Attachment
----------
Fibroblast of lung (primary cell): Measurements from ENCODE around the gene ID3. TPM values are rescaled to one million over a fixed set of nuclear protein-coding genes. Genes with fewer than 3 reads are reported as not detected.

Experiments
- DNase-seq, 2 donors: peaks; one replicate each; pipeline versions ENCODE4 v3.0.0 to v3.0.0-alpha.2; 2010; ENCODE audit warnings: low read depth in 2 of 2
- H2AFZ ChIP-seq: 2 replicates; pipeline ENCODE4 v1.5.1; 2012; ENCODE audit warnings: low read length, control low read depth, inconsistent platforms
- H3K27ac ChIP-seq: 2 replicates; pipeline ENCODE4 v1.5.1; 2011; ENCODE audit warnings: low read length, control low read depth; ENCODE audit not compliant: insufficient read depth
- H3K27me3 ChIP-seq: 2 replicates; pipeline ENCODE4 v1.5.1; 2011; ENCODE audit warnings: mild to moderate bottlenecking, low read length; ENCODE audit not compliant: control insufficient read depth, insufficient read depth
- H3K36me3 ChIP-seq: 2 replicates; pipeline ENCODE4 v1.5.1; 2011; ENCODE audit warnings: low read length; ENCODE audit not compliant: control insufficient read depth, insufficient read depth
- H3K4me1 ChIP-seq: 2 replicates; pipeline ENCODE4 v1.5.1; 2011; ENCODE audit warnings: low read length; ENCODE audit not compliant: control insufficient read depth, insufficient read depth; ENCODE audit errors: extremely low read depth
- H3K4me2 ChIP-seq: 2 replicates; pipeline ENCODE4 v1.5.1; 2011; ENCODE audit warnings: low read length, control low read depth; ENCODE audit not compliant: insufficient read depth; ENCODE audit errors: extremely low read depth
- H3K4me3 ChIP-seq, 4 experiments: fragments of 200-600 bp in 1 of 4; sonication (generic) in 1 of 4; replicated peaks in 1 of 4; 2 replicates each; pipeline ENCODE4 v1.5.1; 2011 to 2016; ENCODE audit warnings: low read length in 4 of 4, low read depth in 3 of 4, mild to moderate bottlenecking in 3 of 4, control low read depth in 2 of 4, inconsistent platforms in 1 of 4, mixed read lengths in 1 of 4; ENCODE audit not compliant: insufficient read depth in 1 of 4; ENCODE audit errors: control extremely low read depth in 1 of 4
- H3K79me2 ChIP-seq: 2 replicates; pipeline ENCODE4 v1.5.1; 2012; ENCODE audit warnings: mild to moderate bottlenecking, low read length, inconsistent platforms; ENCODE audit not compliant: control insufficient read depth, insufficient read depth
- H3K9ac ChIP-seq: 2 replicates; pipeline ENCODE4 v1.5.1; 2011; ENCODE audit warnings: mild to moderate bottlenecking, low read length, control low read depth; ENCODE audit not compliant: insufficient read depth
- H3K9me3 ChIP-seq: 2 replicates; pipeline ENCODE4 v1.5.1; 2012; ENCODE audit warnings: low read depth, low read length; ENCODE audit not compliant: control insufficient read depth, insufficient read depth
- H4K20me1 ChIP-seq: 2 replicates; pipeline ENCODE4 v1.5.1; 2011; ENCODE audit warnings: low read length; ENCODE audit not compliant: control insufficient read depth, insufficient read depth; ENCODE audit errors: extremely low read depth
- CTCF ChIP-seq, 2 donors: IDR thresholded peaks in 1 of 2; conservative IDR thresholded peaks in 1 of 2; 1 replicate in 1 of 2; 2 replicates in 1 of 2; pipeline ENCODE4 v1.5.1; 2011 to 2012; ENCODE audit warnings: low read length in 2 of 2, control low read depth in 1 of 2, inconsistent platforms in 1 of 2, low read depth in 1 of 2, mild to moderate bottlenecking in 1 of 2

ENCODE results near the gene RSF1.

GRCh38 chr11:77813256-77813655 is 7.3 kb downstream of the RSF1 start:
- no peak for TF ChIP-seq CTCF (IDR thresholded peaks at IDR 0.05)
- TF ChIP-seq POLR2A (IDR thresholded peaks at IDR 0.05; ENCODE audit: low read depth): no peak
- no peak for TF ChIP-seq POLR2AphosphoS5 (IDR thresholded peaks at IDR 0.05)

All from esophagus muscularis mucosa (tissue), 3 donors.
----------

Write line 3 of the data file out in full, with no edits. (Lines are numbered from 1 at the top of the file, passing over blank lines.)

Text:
- DNase-seq, 2 donors: peaks; one replicate each; pipeline versions ENCODE4 v3.0.0 to v3.0.0-alpha.2; 2010; ENCODE audit warnings: low read depth in 2 of 2